Inside GNSS Media & Research

JUL-AUG 2019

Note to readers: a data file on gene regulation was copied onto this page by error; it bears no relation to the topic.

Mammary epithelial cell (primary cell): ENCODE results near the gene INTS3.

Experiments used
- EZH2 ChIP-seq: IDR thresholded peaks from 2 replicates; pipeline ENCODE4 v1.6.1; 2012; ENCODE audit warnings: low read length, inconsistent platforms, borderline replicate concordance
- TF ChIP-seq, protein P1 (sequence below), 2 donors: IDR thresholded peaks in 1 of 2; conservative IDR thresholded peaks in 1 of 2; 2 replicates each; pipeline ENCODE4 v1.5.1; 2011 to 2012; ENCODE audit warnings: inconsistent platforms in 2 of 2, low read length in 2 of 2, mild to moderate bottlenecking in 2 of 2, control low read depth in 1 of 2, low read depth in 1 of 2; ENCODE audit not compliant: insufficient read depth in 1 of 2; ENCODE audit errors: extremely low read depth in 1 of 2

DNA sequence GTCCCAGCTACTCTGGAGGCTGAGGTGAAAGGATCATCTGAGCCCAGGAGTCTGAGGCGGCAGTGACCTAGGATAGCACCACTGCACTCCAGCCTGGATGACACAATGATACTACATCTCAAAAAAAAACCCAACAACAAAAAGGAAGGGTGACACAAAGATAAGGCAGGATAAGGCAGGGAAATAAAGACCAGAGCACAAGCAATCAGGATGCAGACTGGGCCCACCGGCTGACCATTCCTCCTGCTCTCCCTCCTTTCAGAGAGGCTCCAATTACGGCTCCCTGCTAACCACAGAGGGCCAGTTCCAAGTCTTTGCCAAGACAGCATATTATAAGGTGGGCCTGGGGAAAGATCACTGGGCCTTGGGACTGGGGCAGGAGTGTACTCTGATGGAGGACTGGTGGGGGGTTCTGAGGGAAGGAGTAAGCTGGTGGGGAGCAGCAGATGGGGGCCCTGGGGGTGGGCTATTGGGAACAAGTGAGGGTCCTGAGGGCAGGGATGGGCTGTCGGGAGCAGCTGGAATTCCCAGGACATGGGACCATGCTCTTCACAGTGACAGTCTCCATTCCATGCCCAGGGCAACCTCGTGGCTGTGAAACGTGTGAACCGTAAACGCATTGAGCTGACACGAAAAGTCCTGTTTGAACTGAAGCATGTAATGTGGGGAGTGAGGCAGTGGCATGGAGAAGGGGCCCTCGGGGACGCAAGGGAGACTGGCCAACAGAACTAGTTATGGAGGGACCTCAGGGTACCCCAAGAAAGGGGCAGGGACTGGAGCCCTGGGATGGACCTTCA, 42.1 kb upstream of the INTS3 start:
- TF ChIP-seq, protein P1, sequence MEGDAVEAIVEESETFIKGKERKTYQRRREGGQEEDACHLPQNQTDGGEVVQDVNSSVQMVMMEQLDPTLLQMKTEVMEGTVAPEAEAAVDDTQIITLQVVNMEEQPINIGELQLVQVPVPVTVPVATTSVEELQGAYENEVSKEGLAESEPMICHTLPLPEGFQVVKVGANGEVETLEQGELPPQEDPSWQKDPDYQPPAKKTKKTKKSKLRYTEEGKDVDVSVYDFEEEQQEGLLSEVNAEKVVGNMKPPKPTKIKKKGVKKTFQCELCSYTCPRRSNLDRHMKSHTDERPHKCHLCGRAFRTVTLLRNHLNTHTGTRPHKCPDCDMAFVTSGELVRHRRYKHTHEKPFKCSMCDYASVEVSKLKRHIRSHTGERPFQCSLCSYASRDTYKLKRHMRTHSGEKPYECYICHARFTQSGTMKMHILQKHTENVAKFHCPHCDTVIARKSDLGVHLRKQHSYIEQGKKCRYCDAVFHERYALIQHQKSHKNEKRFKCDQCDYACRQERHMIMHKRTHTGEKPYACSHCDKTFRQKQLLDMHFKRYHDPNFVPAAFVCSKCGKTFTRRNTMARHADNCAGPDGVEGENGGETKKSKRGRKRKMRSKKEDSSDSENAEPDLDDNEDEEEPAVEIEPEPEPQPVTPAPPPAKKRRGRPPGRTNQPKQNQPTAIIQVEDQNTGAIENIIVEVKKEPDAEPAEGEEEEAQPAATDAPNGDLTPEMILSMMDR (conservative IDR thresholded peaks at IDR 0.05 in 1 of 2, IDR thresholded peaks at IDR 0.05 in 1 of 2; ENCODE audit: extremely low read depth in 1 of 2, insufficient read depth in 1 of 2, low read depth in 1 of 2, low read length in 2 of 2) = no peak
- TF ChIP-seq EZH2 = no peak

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46 Inside GNSS J U L Y / A U G U S T 2 0 1 9 www.insidegnss.com requirements for subcategory A3 are very extensive while still being subject to concretization by the member states. Across Borders, Beyond Registration States Given that no additional authorization is required for operations subject to the "open" category, cross-border opera- tions within the EU complying with the requirements of the respective subcat- egory should also not require authori- zations. According to the Annex of the Implementing Regulation, the capacity requirements are linked to the member state of registration of the UAS opera- tor. As stated above, remote pilots that exceptionally benefit from a lowered minimum age are only then restricted to operations in this specific member state. is suggests a concept of mutual recognition in general. However, it does not excuse the remote pilot from famil- iarization with the local geographical and also legal requirements beyond air law. In practice, this aspect may still be a limiting factor for cross-border operations. For operations subject to the "spe- cific" category, the other EU member state is required to assess the operation- al authorization already granted by the member state of registration to the UAS laws that may be affected by the opera- tion have to be considered. However, if the intended operation is in line with a standard scenario, a mere declaration of compliance by the UAS operator is suf- ficient anyhow. Third-Country Operators Aside from intra-European drone oper- ations, UAS operators from third coun- tries may be interested in using their drones within the EU. For such cases the Delegated Regulation states that the Implementing Regulation fully applies. e competent authority for the third- country UAS operator shall be that of the first member state where the UAS operator intends to operate. In addition, the Delegated Regulation states that the competent authority for the opera- tions within, to and out of the Union may recognize existing certificates on remote pilot competency. is, however, requires that (i) the third country asked for such recognition, (ii) the certificate of the remote pilot competency or the UAS operator's certificate are valid documents of the state of issue and (iii) the European Commission, aer con- sultation of EASA, has ensured that the requirements for issuance provide the same level of safety as the Delegated Regulation. The LUC Certificate e "light UAS operator certificate"— LUC—provides a convenient method for UAS operators to obtain a general authorization for operation scenarios under the "specific" category, which would otherwise be subject to individ- ual authorizations. e LUC requires the presentation and upholding of a detailed management and organization structure within an undertaking, which needs to be precisely described in a LUC manual made available to all relevant personnel. Accordingly, the LUC is lim- ited to legal persons. e LUC also has to contain the remote pilot's capacity requirements applicable for the opera- tion subject to the LUC. A LUC is unlimited in duration, pro- vided the scenarios are maintained. UAS & THE LAW operator and report back on the adequa- cy of the risk mitigation measures for the intended location. e UAS opera- tor requires prior confirmation by the other member state. e Implementing Regulation suggests that such confirma- tion may only be refused if the mitiga- tion measures contained in the autho- rization are not satisfactory or have not been updated for the intended location. Unfortunately, there is little guidance if and, in case, on what grounds a rec- ognition of an existing authorization can be rejected and, in case, how such rejection may be challenged. It is dif- ficult to conceive that a member state would recognize any authorization by another member state unless based on a standard scenario given that all national DATE AC TION July 2018 The Basic Regulation of the European Aviation Safety Agency (EASA) extends the organization's rule-making competence for "unmanned aircraft" to cover those with an operating mass of less than 150 kg. February 28, 2019 The EASA Committee approves the European Commission proposal for The Implementing Regulation, regulating UAS operations in Europe and the registration of drone operators and certified drones. February 28, 2019 EASA announces being "one step closer to harmonized rules for safe drone operations in Europe." March 12, 2019 The Delegated Regulation is adopted by the European Commission and sent to legislative bodies, the EU Parliament and the Council. It defines technical requirements for drones brought to the EU market. Summer 2019 The Implementing and the Delegating regulations are scheduled to be published. 2022 The legal framework for drones within the EU is to become fully applicable. Summer 2022 Likely date for lapsing of recent operator documents based on national law, with the above EU regulations taking their place. The EU UAS "Harmonization" Timeline THE NEW LEGAL ACTS ARE HIGHLY COMPLEX AND INTRODUCE MUCH DETAIL FOR DRONE OPERATIONS, IN MANY WAYS EXCEEDING THE COMPLEXITY OF RULES CURRENTLY ESTABLISHED ON THE MEMBER STATES' LEVEL.

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